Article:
Malaysia slaps 5-year bans on five M-League clubs

The successful conclusion to Malaysia's end of season FA Cup and Malaysia Cup suggested that the "good times" were back for the domestic competitions of this football-mad, South East Asian country. "The fantastic fan support for the semi-finals and finals was beyond expectations,” said Football Association of Malaysia deputy president, Tengku Abdullah Sultan Ahmad Shah, as quoted by Pritam Singh. "The atmosphere was electrifying. I have not seen such support for some years now. I am sure this is the beginning of better things to come,” he said.

Unfortunately, the party was to be quickly spoiled: five clubs – Selangor Public Bank, Selangor MK Land, Johor Linkedua, Ipoh City Hall and Selayang – announced their withdrawal from next season’s M-League kicking off in December. According to AFC Media, MK Land quit after their failure to gain promotion to the Super League in the last two years while Public Bank pulled out after being relegated from the Super League at the end of the current season.

The FAM board's response was firm and measured. It unanimously agreed to ban the five clubs from participating in all levels of football in the country until 2010 and added a RM 50,000 to the corporate-owned Public Bank and MK Land and RM 30,000 each to Johor Linkedua, Ipoh City Hall and Selayang.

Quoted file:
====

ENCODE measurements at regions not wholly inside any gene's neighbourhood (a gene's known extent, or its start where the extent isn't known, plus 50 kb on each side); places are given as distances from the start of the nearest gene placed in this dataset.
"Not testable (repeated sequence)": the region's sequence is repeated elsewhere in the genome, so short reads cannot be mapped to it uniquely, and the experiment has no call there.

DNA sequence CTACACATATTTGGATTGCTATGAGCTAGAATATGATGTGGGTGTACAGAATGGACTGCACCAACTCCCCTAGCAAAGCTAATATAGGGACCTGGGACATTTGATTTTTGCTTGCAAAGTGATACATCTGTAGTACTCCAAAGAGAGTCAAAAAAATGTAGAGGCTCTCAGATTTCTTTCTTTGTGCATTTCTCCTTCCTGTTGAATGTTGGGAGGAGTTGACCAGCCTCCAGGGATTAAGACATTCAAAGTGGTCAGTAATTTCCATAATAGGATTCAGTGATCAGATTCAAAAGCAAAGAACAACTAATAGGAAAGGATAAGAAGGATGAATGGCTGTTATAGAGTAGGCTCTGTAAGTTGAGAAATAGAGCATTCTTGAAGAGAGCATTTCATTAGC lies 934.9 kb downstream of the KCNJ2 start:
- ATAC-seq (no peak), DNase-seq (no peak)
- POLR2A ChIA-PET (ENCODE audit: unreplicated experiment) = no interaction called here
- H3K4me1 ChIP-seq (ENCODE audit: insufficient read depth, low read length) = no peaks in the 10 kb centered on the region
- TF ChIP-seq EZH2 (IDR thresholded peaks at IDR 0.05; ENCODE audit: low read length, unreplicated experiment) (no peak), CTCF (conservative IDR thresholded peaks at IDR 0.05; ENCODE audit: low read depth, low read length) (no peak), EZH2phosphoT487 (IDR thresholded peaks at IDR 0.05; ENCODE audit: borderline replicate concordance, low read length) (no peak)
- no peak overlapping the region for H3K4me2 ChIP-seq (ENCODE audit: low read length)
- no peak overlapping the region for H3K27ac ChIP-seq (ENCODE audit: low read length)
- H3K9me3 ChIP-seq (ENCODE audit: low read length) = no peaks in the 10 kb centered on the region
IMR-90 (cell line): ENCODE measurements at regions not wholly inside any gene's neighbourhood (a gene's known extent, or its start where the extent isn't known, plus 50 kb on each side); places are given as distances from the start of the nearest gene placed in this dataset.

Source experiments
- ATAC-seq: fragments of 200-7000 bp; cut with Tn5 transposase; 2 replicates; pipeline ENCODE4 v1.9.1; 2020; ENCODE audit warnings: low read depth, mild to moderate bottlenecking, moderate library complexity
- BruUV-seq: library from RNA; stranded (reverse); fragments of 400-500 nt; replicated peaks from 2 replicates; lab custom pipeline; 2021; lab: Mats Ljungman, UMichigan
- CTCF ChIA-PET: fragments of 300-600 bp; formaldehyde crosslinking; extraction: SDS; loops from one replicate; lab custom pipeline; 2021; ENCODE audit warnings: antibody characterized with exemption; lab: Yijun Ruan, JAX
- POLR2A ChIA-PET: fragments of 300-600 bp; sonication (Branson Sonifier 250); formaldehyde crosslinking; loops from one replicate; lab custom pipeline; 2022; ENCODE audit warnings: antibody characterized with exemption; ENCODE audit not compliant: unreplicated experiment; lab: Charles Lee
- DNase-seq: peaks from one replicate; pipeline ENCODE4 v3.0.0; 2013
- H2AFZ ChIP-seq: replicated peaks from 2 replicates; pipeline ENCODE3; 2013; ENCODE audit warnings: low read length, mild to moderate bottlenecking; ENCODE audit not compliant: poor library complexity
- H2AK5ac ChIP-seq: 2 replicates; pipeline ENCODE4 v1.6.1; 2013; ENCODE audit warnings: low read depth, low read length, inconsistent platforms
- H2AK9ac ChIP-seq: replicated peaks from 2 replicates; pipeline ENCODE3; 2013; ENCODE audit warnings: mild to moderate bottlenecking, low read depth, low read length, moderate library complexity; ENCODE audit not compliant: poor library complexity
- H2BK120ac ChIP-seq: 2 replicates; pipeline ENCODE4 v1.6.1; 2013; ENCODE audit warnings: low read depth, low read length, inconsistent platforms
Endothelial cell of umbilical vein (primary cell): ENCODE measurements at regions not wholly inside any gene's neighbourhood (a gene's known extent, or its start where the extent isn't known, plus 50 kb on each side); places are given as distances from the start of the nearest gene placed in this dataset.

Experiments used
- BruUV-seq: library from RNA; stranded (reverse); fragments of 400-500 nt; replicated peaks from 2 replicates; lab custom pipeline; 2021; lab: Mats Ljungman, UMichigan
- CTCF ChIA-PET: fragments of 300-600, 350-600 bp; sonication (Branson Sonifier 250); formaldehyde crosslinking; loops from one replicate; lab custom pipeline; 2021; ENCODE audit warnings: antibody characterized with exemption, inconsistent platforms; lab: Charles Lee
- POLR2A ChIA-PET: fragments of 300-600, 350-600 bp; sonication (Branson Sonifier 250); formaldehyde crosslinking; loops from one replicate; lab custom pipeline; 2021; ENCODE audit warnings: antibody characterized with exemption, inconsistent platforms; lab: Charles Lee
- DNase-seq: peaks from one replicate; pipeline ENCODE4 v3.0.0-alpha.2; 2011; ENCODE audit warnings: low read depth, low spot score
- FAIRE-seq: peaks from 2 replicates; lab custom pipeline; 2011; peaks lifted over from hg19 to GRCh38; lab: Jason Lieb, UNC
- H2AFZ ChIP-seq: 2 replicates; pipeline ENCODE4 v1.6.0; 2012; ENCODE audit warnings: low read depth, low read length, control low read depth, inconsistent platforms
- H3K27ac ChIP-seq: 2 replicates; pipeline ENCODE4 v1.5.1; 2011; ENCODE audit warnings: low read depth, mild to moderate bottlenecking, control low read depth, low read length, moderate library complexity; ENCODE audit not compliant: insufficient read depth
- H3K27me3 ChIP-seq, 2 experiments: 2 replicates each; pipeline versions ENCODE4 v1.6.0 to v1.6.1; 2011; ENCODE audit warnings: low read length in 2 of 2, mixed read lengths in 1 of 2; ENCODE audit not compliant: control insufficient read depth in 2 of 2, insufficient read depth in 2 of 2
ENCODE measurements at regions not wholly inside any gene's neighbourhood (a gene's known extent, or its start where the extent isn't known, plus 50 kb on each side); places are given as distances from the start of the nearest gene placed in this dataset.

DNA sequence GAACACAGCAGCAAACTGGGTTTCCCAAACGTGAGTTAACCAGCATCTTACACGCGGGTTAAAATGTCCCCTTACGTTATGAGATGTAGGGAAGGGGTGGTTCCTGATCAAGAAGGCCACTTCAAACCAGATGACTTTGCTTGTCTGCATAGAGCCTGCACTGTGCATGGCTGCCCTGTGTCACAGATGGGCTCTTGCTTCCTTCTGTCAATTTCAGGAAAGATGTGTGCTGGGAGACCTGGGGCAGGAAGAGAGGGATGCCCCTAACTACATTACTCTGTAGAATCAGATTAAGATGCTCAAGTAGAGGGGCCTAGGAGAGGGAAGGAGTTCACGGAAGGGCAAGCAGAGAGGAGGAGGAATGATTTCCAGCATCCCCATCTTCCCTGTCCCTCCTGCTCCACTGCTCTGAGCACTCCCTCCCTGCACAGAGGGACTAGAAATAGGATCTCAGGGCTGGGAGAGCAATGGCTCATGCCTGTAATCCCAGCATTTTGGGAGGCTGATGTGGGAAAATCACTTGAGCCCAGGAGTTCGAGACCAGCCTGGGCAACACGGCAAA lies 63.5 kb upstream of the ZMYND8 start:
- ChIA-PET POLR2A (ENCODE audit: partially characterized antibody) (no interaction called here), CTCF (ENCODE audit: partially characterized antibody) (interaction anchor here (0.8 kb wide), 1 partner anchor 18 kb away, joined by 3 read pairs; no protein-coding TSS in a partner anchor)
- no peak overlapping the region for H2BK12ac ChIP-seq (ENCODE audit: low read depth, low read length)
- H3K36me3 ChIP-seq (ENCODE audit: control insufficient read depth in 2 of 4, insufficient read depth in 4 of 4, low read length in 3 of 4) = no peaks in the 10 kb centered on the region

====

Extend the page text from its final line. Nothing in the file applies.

“This is a warning to clubs who treat FAM as something they can trample on,” said FAM vice-president Datuk Raja Ahmad Zainuddin Raja Oma. “They cannot come in and go out as they please. They should have taken the trouble to inform us earlier, not when we are close to finalising next season’s fixtures. If the fixtures are messed up, FAM and not the clubs, will bear the brunt of criticisms,” he told a media conference.

He said FAM had tolerated more than 10 pullouts in the past, at the risk of jeopardising FAM’s calendar. “There have been those who had graced our competition but later pulled out owing to various reasons, such as Penang Port Corporation, Intel, NS Chempaka, Kelantan SKMK, Kedah Lada, Kelantan JKR, JPS, Kesura, Perak TKN and Perak Lintau. ”We opened the competition to clubs in good faith but we cannot be facing the risk of withdrawals all the time," he said.

According to observer Rizal Hashim, the pullout has "saddened FAM’s top brass, especially deputy president Tengku Abdullah Sultan Ahmad Shah and general secretary Datuk Seri Dr Ibrahim Saad, who have been strong advocates of club football. Long before the Super League was launched, Tengku Abdullah mooted the idea of Super Clubs but the concept didn’t take off."

Mr Shah has announced that FAM will consider proposals to "make the league not only more marketable but ultimately as a platform to produce a strong national squad". Former FAM vice-president Datuk Paduka Ahmad Basri Akil has said the Super League should not be restricted to just eight teams while the second-tier competition, currently called the Premier League, should be confined to semi-professional outfits.

Mr Basri argues that the present format of the Premier League being divided into two groups and the champions determined by a final play-off between the respective group winners was not a fair reflection of the true strength of a team: “There is always the possibility of a group winner not being able to finish among the top five if drawn in the other group. The Super League should also not be restricted to eight teams. It should be a competition of the best among the best.”